I Am Happy With My Choice.

I had this post saved in my drafts from a couple years ago. Stumbling upon it again, I felt compelled to post it, to share my thoughts. 

 

This has been a long standing debate within my conscience. What am I meant to do if I don’t want to wear my headscarf anymore?

I started wearing it when I was eleven years old. I had the purest of intentions at the time. Wanting to wear it to become a better Muslim. To strengthen my faith. It felt so natural, so amazing to feel part of something. A connection. You can’t possible explain it to someone to who hasn’t worn it before. The euphoric sense of freedom you feel when you wear such a veil is balanced by a sense of duty. An obligation to yourself, your faith. Akin to a flag-bearer at a sporting match; you are representing an ideal of modesty, of self-awareness, of awareness of others, and most importantly of peace.

If you believe in the symbol portrayed by the cloth on your head, then it becomes more than a cloth. For me, it did. All notions of having a boyfriend were defenestrated. Literally, it felt nun-like. We had crushes but didn’t pursue them. I remember my mum telling me at the start of every academic year: “Remember who you are, we don’t have boyfriends.” She meant it in the best way. From not letting me go to boys’ birthday parties, to school discos, to monitoring my dress sense to this very day. Every thought, every action was filtered out to train me to become the ideal Muslim girl. And I wanted to be this ideal girl. But to go through perhaps the most important decade of your life (your teenage years) and to not feel rebellious, doubtful or questioning of your faith and the way you have been brought up to fit a cookie-cutter mould, is rare to impossible.

Turning twenty in a few weeks, my conscience has within the last year swayed in all directions. I’ve started imagining what it’s like to take it off. To be a good Muslim you need to believe in God and pray. I do that already. Hijab is a way to remain steadfast to your beliefs. If you take it off it doesn’t make you a bad Muslim. The only thing stopping me is the backlash I would receive. Relatives and family friends would start lecturing me. Telling me to put it back on, because it looks bad. Because it’s ‘wrong’. Because it will make me an unruly person unable to commit to my religion. I’ve discussed this matter with my Muslim friends even and they all say the same. I was shocked; my friends are meant to be happy with whatever decision I make. Even a seemingly ‘unreligious’ one shouldn’t affect how close we are. It makes me feel like once I whip it off, the foundation of my closest relationships will crumble. I’d wanna ask them all. All the people who’ve decided they want nothing more to do with me: ‘Were you one of my closest friends for the past eight years simply because you thought I was Islamic enough for you?’  You give me reasoning, saying that I am an example to other Muslimah (Muslim sisters). My brows then furrow in frustration and I’m not sure whether to laugh or scream. The only thoughts in my head are: ‘Wait, you don’t wear a veil. You don’t wear a Hijab. And you are telling me I need to set an example?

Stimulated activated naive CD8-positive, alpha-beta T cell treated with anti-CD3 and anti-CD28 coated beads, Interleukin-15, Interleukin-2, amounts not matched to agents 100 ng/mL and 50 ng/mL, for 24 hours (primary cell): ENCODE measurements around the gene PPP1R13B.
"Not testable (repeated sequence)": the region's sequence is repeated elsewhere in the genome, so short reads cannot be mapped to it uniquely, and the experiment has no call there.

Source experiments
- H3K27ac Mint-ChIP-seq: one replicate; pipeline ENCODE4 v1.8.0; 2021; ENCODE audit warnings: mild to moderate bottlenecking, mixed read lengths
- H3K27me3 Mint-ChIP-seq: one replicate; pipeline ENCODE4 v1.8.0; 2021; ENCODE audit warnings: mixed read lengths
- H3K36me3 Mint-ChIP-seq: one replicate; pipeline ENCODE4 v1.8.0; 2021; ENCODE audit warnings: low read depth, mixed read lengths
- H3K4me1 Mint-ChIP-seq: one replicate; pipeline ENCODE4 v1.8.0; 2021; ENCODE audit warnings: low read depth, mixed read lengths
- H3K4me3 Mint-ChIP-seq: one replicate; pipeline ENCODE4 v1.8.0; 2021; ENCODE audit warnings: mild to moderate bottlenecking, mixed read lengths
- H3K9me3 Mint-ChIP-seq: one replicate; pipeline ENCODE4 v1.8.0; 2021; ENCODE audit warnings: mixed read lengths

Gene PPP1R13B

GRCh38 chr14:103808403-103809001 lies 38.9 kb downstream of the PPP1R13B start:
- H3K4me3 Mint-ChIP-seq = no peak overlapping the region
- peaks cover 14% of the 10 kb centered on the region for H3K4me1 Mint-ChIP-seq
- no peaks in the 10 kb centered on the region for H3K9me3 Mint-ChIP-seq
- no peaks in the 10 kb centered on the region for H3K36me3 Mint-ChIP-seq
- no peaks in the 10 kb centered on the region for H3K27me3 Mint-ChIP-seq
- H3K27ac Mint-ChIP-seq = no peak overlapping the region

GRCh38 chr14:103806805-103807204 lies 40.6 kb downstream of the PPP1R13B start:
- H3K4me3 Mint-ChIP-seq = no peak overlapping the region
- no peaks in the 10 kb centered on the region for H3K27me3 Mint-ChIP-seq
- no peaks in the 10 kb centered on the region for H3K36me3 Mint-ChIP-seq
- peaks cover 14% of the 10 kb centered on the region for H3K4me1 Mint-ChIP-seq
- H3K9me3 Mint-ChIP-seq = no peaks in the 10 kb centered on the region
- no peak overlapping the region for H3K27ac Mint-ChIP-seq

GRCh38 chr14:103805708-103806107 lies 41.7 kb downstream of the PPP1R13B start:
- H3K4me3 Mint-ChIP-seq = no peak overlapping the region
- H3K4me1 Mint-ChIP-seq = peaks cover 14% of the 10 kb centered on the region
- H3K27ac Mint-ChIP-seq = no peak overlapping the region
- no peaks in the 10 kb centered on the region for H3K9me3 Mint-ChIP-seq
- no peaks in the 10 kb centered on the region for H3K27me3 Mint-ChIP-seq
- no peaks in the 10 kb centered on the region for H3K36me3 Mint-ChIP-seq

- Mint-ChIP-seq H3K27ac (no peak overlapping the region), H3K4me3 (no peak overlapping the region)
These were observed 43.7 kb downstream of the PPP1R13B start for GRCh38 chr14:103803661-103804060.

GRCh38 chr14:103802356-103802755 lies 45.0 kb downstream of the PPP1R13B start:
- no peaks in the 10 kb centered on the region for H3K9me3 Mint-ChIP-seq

I have never wanted to live my life for anyone else. I want to live it for me. I want to take my Hijab off. Don’t get me wrong; I am happy I am example. But if I am to be an example, let me be admired for my prayers to God. Or for my voluntary work. Or even for my badass Quiches. Not just for wearing a headscarf.  And before all the Feminazis jump on the bandwagon, I’m NOT removing it because I feel oppressed. Not because I feel suffocated. Not because I’m finally ‘liberating myself from the chains of a Hijab’. If you DARE think that, my words will be manipulated.

I am taking my Hijab off because I want to. I want to explore my religion, Islam, and focus on the inward, rather than the outward. Focusing on strengthening my iman (faith), and if I ever feel like I want to commit to the Hijab once more, then I will be absolutely ready to do so. That is it. That is all it ever will be. I don’t feel comfortable wearing it except for when I pray. I don’t feel it adds to my modesty and I feel more relaxed with it off in public. I feel like this is a decision coming from within rather than influenced by all the people around me. And most importantly, I am happy with my choice.

Advertisements

Leave a Reply

Fill in your details below or click an icon to log in:

WordPress.com Logo

You are commenting using your WordPress.com account. Log Out / Change )

Twitter picture

You are commenting using your Twitter account. Log Out / Change )

Facebook photo

You are commenting using your Facebook account. Log Out / Change )

Google+ photo

You are commenting using your Google+ account. Log Out / Change )

Connecting to %s